Contracts have become a natural occurrence in today’s society. The existence of unfair terms is not a new concept within a contract. They can be of vital importance in commercial disputes, with them often rendering the contract unusuable.
Contracts fall into two categories, which are B2B (business to business) and B2C (business to consumer) contracts. These two categories with regards to unfair contract terms are governed by separate pieces of legislation. In 2005, the Law Commission for England and Scotland published a report proposing reform for both B2B and B2C contract legislation. The report proposed a new single Unfair Contract Terms Act which would replace both UCTA (Unfair Contract Terms Act 1977) and UTCCRS (Unfair Terms in Consumer Contract Regulations 1999). The aim of the proposed legislation was to regulate limitation clauses in both B2B and B2C contracts. There was no intention to make major changes, it was created with a strict view for consolidation. However, the proposed legislation never received royal assent and so the two separate pathways remain.
However, the implementation of the Consumer Rights Act 2015 updated the law surrounding unfair terms in B2C contracts. The recommendation made by the Law Commission regarding adding new unfair contract terms was implemented. The new unfair terms for B2C contracts are high exit fees, a change in subject matter and any price change.
A disproportionate high exit fee is defined as a “a term which has the object or effect of requiring that, where the consumer decides not to conclude or perform the contract, the consumer must pay the trader a disproportionately high sum in compensation or for services which have not been supplied.” Any commercial lawyer handed a contract to review will always examine any cancellation/termination clauses. If, however you have signed a contract previously and now find yourself facing a disproportionate high exit fee, then this may be an unfair term under the Consumer Rights Act 2015.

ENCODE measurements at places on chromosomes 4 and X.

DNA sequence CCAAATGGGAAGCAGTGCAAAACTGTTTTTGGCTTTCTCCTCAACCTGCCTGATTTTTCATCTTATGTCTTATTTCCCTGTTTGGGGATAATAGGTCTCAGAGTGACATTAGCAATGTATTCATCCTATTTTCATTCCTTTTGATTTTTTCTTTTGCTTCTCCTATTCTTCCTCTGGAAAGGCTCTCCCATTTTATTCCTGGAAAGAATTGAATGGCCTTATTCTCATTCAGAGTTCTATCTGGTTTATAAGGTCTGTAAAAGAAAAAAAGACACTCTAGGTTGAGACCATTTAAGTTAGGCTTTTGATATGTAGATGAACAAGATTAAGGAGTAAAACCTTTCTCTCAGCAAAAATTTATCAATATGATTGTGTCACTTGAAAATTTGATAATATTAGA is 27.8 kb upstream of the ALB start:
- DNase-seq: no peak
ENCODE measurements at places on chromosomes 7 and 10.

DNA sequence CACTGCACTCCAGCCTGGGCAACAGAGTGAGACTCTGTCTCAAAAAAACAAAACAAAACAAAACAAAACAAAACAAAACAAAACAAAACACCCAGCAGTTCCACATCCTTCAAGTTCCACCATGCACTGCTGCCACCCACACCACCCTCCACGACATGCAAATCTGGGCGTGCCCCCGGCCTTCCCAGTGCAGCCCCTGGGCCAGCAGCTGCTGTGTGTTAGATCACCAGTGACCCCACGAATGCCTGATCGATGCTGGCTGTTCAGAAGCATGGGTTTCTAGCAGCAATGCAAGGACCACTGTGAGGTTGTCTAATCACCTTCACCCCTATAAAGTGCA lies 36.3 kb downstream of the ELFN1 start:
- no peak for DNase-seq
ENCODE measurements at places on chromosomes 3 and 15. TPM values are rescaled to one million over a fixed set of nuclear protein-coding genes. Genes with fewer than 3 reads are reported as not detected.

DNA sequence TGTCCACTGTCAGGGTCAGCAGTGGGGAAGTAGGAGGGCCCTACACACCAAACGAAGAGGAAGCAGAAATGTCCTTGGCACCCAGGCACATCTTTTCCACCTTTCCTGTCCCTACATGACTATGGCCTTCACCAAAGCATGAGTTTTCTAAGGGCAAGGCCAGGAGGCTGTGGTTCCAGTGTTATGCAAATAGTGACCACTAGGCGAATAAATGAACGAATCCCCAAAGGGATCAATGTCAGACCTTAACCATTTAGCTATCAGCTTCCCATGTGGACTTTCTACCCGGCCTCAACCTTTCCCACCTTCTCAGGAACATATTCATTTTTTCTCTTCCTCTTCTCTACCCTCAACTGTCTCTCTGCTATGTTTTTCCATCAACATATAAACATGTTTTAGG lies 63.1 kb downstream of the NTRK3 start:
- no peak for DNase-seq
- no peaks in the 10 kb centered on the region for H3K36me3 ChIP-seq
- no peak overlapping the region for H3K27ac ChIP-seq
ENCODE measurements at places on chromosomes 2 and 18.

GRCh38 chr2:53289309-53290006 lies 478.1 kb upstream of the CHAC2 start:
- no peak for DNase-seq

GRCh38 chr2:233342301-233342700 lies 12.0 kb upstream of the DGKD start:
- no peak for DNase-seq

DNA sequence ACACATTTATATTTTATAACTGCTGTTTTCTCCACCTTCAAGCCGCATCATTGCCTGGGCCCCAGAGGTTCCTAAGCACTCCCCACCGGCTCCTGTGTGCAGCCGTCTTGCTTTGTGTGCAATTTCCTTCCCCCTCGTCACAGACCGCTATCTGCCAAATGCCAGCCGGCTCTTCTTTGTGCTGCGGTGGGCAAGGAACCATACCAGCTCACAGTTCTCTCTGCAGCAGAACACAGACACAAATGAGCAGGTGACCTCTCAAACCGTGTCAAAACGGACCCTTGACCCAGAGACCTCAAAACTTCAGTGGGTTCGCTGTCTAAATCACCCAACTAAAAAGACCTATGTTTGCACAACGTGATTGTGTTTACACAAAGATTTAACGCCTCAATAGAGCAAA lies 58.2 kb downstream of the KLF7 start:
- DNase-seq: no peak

A change in subject matter although an obvious argument for a breach of contract is now under the Consumer Regulations Act 2015. The new regulation states that this new unfair term will cover any “term which has the object or effect of permitting the trader to determine the characteristics of the subject matter of the contract after the consumer has become bound by it. This is subject to paragraph 23 (contracts which last indefinitely)”. This amendment is to protect the consumer and help them receive what they intended, rather than a similar product.
Lastly, a change in price has also been included as a new unfair term under the Consumer Rights Act 2015. A change in price for the purpose of the legislation is defined as “a term which has the object or effect of giving the trader the discretion to decide the price payable under the contract after the consumer has become bound by it, where no price or method of determining the price is agreed when the consumer becomes bound. This is subject to paragraphs 23 (contracts which last indefinitely), 24 (sale of securities, foreign currency etc.) and 25 (price index clauses).”
The Consumer Rights Act 2015 under Schedule 2 gives the Secretary of State the power to add/remove a term, or to modify a term that has already been fully incorporated into the Act. This leaves the Act open to allow even more terms to be incorporated at a later date, likewise it allows unfair terms to be removed from the legislation that are arguably in place to protect the consumer.47